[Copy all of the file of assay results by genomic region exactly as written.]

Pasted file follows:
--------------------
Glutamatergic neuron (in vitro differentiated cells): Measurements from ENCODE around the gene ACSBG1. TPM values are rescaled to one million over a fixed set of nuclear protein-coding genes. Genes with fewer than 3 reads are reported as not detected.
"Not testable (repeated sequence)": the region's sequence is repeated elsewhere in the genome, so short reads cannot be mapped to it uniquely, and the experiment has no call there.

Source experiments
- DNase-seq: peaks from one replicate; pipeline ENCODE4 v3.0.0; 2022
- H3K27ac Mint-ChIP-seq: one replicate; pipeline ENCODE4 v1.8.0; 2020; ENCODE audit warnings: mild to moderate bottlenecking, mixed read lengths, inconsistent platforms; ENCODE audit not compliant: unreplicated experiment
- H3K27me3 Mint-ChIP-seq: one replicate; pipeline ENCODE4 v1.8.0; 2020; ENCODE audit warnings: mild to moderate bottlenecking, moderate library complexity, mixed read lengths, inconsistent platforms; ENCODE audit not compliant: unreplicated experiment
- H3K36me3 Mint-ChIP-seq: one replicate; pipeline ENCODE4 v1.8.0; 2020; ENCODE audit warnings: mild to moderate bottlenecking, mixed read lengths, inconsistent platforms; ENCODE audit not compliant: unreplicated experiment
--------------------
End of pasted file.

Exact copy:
Glutamatergic neuron (in vitro differentiated cells): Measurements from ENCODE around the gene ACSBG1. TPM values are rescaled to one million over a fixed set of nuclear protein-coding genes. Genes with fewer than 3 reads are reported as not detected.
"Not testable (repeated sequence)": the region's sequence is repeated elsewhere in the genome, so short reads cannot be mapped to it uniquely, and the experiment has no call there.

Source experiments
- DNase-seq: peaks from one replicate; pipeline ENCODE4 v3.0.0; 2022
- H3K27ac Mint-ChIP-seq: one replicate; pipeline ENCODE4 v1.8.0; 2020; ENCODE audit warnings: mild to moderate bottlenecking, mixed read lengths, inconsistent platforms; ENCODE audit not compliant: unreplicated experiment
- H3K27me3 Mint-ChIP-seq: one replicate; pipeline ENCODE4 v1.8.0; 2020; ENCODE audit warnings: mild to moderate bottlenecking, moderate library complexity, mixed read lengths, inconsistent platforms; ENCODE audit not compliant: unreplicated experiment
- H3K36me3 Mint-ChIP-seq: one replicate; pipeline ENCODE4 v1.8.0; 2020; ENCODE audit warnings: mild to moderate bottlenecking, mixed read lengths, inconsistent platforms; ENCODE audit not compliant: unreplicated experiment